MILLWOOD — Pollution concerns are driving projects to put sewer systems in several Knox County hamlets, but plan details have drawn concerns from some residents. On Monday, the Knox County Commissioners joined engineer Jeff Carr from ADR & Associates to visit residents who have expressed concerns ranging from concern about line placement to opposition to the entire project.
Millwood was named after a grist mill, whose foundations lie just over the creek from the current mill at the end of Mill Street. Current mill owner Mike Lemmons, although not against the sewer system project, objects to having a lift station placed next to his westernmost building, because the spot is used as a turnaround for his vehicles at the mill.
The proposed lift station is a small pumping facility, 20- by-20-feet, that would be surrounded by a fence. Inside, a precast concrete manhole would give access to the pump. A control pad and a standby generator would also be inside the lift station. Carr assured Lemmons that the pump would only be programmed to run once a week for a short period to keep it in good working order. Otherwise, it would only run when the power goes out.
Lemmons preferred a different spot, along the edge of his property, but said he hasn’t yet decided for certain. Another spot, behind the mill, was also briefly considered before being ruled out as impractical.
The lift station needs to be on Lemmons’ property as the plan devised by ADR and the commissioners is to get funding for the whole Millwood sewer project by connecting it to the existing one in Howard. The easiest route between Millwood and Howard, in terms of procuring easements for the sewer line, is to follow the old railroad bed, which enters Millwood on Lemmons’ property.
Preacher David Jones of the Millwood Church of Christ isn’t opposed to the sewer system, but said he couldn’t spare the space required for a lift station to propel sewage under the creek on Bridge Street. Jones said he typically sees 200 cars jostling for limited parking every Sunday. A lift station would take a significant chunk of space out of the church parking lot.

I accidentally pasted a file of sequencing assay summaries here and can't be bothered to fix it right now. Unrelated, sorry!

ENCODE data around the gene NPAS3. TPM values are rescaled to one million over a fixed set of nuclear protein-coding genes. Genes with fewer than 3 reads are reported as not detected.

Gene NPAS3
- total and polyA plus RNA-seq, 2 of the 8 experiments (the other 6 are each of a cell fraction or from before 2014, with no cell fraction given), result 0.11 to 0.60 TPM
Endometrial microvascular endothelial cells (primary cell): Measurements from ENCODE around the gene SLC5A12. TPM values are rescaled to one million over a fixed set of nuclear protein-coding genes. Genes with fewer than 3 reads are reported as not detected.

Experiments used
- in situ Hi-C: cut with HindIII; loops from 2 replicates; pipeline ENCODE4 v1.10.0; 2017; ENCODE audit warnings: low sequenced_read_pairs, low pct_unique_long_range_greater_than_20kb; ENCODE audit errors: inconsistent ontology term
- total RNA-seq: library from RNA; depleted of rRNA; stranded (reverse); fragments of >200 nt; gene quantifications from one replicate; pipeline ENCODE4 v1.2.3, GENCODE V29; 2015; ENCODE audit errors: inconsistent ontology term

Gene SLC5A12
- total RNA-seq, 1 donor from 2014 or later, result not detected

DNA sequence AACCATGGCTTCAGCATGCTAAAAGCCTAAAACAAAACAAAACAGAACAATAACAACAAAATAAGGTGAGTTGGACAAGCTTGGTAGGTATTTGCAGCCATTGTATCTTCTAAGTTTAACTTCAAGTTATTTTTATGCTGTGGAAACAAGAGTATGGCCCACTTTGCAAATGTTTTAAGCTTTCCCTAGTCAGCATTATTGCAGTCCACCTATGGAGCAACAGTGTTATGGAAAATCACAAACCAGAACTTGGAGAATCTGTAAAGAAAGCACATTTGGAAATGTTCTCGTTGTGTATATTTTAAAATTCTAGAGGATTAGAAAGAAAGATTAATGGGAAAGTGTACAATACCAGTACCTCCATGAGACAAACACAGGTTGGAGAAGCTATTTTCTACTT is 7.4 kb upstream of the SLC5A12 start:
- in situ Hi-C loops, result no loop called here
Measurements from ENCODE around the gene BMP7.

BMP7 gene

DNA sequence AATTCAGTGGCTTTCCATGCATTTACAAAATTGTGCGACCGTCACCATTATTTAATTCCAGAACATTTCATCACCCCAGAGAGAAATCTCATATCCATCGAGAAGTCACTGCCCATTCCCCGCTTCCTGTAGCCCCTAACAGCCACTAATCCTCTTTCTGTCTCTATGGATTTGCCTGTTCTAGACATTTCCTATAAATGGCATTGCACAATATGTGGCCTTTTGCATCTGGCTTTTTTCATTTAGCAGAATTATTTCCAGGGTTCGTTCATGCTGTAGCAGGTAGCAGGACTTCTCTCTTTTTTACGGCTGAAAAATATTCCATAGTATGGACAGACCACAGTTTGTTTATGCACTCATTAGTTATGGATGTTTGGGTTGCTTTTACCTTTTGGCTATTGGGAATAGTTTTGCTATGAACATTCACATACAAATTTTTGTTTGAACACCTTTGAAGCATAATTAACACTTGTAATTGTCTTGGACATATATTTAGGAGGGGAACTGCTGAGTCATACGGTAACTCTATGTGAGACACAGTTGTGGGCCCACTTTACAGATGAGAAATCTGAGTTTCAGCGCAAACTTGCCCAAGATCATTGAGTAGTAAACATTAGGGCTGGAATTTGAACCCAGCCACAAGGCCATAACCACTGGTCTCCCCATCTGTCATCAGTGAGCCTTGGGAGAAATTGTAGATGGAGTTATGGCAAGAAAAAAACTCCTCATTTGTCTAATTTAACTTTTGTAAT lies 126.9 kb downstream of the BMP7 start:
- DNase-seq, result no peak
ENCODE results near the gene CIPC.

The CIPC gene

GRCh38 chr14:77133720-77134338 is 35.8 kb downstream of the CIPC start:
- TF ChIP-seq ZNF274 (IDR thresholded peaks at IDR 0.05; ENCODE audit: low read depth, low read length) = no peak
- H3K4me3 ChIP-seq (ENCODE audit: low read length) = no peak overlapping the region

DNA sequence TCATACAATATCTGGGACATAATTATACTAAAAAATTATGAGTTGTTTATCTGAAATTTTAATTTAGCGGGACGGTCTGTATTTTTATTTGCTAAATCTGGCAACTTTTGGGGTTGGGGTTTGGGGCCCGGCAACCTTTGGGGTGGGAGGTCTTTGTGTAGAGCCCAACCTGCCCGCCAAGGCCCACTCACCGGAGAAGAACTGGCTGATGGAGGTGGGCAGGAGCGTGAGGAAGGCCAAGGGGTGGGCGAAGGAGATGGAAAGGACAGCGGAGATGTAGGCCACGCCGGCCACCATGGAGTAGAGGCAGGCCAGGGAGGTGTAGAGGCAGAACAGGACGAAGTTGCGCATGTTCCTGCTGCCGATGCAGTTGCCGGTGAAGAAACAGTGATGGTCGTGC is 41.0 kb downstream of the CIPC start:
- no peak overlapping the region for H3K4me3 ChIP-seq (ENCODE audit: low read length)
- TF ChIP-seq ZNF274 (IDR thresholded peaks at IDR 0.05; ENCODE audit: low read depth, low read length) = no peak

Initially, Carr proposed pushing the lift station farther south, to straddle the line of the adjacent property, but examination of the site showed it would require drilling through solid rock and possibly destroying several trees the adjacent property owner wished to preserve.
Jones asked if the church could simply be left off the sewer system. Brian Benick of the Knox County Health Department, who joined the tour at the church, expressed doubts about how well the church’s 1963 sewage system was likely to keep doing in the future. Carr said a new leach bed system would cost more than it would cost to install a lift station.
Benick was in favor of avoiding those options and proposed petitioning the state for permission to install an aerial line running along the bridge itself, as a natural gas line does.
“There’s plenty of fall there for a gravity line,” Benick said, referring to the downward slope of the ground.
Knox County Commissioner Allen Stockberger agreed.
“I think we need to bar this one [lift station],” Stockberger said, referring to the idea of using an aerial line. “It makes sense, it’s practical for the church, it’s good for the aesthetics of the area, and avoids boring through solid rock.”